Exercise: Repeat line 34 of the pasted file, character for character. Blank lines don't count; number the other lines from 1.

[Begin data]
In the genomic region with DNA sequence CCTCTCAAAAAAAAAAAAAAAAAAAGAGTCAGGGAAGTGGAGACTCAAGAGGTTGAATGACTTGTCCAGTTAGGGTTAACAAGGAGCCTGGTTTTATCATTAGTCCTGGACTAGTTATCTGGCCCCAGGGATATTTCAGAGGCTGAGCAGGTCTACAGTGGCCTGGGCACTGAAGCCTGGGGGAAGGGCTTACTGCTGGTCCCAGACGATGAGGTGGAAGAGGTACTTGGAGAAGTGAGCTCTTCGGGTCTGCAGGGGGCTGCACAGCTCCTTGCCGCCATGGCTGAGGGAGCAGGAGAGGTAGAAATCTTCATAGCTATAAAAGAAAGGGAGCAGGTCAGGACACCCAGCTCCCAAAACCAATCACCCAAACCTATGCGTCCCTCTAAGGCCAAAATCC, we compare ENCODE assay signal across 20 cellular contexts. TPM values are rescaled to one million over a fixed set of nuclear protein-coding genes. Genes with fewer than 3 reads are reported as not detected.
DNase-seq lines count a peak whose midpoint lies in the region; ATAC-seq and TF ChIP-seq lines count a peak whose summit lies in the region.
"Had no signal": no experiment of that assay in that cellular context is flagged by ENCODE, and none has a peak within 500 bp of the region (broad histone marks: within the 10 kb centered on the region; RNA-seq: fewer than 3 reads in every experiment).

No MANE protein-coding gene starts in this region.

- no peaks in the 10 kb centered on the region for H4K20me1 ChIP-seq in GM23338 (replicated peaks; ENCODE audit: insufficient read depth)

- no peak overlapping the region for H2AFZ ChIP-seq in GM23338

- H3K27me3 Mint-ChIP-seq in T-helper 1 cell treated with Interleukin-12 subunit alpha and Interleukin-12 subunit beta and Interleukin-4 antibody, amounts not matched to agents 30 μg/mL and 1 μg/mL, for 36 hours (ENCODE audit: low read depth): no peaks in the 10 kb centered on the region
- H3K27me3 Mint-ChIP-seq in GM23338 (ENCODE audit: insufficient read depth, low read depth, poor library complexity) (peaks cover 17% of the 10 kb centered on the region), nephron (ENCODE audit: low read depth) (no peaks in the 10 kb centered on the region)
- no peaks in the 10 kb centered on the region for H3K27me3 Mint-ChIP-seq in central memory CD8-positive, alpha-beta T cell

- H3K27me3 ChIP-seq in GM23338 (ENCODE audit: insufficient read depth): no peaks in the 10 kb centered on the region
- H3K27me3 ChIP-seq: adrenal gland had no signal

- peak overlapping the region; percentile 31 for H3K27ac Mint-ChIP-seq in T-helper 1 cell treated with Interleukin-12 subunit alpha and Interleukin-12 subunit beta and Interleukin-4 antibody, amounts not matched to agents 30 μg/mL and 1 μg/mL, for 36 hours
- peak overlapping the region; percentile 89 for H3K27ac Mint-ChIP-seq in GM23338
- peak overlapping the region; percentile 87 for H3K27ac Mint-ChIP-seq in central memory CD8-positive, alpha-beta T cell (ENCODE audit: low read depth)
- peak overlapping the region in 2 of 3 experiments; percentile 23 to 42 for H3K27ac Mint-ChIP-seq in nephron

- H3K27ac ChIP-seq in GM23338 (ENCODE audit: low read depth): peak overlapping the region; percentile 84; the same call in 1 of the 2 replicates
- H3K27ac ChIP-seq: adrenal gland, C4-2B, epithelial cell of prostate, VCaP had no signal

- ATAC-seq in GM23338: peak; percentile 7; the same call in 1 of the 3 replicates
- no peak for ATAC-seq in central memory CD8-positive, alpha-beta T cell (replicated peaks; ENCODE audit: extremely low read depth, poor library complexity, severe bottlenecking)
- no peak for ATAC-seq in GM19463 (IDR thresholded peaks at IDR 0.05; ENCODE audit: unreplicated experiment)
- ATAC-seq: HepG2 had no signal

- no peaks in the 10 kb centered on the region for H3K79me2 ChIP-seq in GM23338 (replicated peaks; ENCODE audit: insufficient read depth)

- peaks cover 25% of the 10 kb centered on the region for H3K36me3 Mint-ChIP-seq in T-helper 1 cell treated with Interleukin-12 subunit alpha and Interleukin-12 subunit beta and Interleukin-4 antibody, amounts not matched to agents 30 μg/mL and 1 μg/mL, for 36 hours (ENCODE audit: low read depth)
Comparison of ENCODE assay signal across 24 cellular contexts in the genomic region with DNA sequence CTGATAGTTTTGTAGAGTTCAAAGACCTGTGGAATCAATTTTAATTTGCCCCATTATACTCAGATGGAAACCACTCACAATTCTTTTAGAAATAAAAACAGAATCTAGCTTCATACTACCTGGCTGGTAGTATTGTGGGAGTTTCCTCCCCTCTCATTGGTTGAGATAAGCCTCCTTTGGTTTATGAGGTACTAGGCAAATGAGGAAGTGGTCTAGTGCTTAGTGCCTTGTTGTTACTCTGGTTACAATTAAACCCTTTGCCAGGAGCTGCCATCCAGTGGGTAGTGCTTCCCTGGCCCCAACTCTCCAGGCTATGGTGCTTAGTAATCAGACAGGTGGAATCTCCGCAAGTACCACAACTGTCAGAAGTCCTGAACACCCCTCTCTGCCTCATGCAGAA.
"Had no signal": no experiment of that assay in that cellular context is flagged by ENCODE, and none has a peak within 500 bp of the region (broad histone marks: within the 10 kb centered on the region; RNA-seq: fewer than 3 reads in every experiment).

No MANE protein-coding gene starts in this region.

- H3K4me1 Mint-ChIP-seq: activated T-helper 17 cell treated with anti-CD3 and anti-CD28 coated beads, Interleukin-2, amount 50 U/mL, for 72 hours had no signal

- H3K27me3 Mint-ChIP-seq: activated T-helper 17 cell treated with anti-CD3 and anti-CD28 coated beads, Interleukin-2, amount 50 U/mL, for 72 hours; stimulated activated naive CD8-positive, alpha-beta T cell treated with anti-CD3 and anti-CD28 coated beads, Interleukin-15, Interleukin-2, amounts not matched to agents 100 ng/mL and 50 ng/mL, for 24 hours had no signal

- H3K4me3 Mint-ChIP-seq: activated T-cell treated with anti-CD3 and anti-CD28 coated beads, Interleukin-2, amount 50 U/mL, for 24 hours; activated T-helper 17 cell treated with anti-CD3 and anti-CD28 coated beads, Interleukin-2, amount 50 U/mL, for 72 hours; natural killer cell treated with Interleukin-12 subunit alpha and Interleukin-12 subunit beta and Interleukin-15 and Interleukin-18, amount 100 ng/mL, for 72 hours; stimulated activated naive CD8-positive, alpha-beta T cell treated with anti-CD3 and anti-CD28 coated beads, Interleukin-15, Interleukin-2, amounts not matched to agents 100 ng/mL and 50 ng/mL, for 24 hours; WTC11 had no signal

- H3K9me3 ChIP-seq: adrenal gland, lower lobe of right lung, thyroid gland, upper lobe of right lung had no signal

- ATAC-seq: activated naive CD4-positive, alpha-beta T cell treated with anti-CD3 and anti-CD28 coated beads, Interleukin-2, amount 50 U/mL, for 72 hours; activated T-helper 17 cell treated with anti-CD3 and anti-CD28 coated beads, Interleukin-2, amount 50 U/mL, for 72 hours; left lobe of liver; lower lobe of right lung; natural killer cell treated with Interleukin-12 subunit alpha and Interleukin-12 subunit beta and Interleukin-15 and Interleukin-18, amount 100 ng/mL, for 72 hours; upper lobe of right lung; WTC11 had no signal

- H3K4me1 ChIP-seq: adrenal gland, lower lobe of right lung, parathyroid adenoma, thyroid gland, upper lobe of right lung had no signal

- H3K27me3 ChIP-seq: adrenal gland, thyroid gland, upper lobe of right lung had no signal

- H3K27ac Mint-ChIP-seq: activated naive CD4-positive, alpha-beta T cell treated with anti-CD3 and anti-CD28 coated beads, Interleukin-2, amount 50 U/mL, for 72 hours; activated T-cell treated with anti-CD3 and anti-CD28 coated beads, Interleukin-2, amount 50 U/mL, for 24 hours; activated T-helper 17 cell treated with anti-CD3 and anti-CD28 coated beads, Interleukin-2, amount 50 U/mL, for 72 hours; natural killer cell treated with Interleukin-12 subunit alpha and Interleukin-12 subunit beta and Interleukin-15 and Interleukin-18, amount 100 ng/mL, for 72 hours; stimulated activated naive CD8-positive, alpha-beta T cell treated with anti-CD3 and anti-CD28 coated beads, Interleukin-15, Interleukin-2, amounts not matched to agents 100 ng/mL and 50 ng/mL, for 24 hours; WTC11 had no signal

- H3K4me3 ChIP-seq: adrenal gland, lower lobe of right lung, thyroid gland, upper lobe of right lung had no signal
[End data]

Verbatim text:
- H3K27ac Mint-ChIP-seq: activated naive CD4-positive, alpha-beta T cell treated with anti-CD3 and anti-CD28 coated beads, Interleukin-2, amount 50 U/mL, for 72 hours; activated T-cell treated with anti-CD3 and anti-CD28 coated beads, Interleukin-2, amount 50 U/mL, for 24 hours; activated T-helper 17 cell treated with anti-CD3 and anti-CD28 coated beads, Interleukin-2, amount 50 U/mL, for 72 hours; natural killer cell treated with Interleukin-12 subunit alpha and Interleukin-12 subunit beta and Interleukin-15 and Interleukin-18, amount 100 ng/mL, for 72 hours; stimulated activated naive CD8-positive, alpha-beta T cell treated with anti-CD3 and anti-CD28 coated beads, Interleukin-15, Interleukin-2, amounts not matched to agents 100 ng/mL and 50 ng/mL, for 24 hours; WTC11 had no signal